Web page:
In Education, What Do We Mean When We Talk About “Scale?”

Nearly three decades after it was founded, Teach For America is placing thousands of new teachers in school districts all across the country? Is TFA sustainable? Is it “scalable?”

Twenty-five years after KIPP started as a tiny experiment in Houston, Texas, it now serves nearly 100,000 students. If it were considered a standalone school district, KIPP would rank in the top 50 largest districts in the country. Is KIPP sustainable? Will it scale?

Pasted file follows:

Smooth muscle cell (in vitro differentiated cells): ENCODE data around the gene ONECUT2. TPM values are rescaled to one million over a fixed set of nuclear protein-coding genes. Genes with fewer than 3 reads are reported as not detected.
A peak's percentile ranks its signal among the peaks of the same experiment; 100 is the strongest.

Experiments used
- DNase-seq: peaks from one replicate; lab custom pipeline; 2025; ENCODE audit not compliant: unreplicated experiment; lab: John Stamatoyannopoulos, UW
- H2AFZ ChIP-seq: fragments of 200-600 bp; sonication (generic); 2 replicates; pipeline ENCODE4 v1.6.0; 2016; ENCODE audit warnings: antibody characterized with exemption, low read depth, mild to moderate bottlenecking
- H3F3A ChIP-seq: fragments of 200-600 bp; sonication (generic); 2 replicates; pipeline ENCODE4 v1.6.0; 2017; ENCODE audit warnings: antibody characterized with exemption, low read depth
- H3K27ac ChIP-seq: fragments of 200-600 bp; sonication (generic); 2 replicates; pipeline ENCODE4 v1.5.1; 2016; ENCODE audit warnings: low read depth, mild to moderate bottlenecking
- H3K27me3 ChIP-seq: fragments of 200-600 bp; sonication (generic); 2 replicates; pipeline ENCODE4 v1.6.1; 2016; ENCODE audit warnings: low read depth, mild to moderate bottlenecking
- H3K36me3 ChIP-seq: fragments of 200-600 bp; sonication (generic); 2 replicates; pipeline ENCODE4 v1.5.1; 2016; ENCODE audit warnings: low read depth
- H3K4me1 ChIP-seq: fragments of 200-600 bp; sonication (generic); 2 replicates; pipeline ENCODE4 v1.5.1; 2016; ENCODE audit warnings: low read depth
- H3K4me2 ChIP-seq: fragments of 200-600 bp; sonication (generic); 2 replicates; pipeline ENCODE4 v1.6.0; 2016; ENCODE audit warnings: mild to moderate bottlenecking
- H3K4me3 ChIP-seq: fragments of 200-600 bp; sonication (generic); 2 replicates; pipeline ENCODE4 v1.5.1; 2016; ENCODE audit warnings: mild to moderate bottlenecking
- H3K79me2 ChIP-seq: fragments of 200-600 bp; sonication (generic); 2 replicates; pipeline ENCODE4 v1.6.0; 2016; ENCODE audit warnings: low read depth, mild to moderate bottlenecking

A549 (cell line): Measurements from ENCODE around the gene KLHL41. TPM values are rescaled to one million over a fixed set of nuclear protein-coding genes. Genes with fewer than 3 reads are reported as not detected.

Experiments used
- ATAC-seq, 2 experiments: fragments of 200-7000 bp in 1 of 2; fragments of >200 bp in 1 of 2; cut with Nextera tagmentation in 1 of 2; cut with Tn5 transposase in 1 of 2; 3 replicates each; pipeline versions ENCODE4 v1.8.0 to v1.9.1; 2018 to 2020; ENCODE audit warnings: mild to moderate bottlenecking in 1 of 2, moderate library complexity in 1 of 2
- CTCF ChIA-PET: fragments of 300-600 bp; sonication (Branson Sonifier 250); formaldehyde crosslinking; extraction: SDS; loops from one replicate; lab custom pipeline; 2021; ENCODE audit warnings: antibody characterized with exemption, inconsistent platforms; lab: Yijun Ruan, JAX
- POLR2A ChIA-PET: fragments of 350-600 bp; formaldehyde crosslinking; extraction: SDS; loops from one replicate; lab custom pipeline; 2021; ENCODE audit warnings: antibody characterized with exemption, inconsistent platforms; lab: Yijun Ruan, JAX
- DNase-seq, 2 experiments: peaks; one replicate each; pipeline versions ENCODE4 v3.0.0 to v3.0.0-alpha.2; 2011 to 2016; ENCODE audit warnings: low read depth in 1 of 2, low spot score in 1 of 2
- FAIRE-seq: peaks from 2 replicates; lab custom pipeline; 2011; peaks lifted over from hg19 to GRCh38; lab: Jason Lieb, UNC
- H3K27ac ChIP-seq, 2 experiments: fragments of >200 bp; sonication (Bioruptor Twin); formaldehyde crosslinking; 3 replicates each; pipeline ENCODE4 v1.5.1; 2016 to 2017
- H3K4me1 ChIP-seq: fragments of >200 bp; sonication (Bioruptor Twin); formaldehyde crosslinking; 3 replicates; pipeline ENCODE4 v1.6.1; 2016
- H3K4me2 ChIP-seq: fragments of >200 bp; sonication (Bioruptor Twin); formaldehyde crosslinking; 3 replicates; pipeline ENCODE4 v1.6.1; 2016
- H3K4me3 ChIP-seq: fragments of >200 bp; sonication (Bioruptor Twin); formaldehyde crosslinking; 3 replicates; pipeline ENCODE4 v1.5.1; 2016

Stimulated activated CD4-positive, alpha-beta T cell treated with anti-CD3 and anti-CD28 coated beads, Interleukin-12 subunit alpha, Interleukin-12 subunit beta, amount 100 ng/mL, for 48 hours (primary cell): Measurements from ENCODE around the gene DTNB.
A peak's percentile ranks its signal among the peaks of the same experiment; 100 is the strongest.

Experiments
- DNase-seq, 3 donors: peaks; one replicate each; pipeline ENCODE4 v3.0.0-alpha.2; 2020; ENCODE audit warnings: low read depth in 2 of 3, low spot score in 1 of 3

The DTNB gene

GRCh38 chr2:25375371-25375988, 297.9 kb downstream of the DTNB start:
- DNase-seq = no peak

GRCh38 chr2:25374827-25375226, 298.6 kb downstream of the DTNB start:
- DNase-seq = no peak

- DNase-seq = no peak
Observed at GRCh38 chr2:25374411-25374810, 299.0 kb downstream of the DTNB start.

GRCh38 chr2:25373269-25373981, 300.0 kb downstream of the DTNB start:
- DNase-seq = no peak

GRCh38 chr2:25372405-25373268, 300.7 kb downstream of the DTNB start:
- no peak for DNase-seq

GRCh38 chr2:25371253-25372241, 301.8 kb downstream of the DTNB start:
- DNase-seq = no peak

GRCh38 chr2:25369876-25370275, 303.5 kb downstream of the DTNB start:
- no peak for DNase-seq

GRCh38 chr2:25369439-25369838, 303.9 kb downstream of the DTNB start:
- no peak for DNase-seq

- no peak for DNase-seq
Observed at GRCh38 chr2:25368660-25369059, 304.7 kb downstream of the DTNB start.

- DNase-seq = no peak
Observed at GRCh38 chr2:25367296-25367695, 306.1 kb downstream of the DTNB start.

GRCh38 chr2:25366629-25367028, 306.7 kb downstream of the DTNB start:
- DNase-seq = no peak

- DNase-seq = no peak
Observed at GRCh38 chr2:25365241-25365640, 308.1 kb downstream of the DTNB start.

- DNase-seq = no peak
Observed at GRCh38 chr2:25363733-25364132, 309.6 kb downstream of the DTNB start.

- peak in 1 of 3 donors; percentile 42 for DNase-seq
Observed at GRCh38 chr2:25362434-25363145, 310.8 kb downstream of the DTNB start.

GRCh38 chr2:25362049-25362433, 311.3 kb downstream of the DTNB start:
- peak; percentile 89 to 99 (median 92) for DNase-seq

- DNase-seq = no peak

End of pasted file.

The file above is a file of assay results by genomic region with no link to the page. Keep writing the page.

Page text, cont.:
When I hear people in education ask whether a given program or intervention can “scale,” I think some people mean the question literally, such as whether the program can serve more students or expand to a new location. But once a program expands and replicates itself successfully, the questions should be about how fast the program will grow and for how long.

At some point the question of “scale” starts to sound bizarre. Can TFA scale? Can KIPP scale? Well, they already have! Will they keep up the same rate of growing in perpetuity? Well, no, they haven’t, and they won’t. But if our definition of “scale” means that a program has to keep growing to eventually cover “everybody,” then we have no real definition at all. 

–Guest post by Chad Aldeman